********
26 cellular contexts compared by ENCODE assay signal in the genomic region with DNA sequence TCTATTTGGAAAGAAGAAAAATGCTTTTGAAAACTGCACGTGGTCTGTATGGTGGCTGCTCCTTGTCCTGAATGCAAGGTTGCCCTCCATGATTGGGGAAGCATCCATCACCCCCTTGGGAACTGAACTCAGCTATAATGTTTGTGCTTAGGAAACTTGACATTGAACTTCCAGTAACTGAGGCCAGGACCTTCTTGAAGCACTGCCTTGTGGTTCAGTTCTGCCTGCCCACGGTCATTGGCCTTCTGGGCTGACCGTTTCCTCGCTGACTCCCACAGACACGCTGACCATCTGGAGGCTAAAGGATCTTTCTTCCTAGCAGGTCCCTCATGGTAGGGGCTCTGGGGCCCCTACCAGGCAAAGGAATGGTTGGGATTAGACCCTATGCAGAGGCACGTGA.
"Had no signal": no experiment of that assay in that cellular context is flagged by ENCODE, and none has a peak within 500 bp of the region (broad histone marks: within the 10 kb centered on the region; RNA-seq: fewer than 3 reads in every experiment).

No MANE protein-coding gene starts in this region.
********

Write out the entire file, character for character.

26 cellular contexts compared by ENCODE assay signal in the genomic region with DNA sequence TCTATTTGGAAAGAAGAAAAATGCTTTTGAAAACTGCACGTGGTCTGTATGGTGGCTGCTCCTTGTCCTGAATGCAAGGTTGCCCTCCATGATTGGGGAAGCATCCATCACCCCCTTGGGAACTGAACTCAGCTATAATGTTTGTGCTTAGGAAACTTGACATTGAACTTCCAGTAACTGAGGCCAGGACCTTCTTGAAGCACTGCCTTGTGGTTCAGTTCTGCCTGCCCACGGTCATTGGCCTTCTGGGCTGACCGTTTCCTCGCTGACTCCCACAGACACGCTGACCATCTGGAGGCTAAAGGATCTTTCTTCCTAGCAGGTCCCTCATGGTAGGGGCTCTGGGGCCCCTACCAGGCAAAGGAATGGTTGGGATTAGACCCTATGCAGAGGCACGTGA.
"Had no signal": no experiment of that assay in that cellular context is flagged by ENCODE, and none has a peak within 500 bp of the region (broad histone marks: within the 10 kb centered on the region; RNA-seq: fewer than 3 reads in every experiment).

No MANE protein-coding gene starts in this region.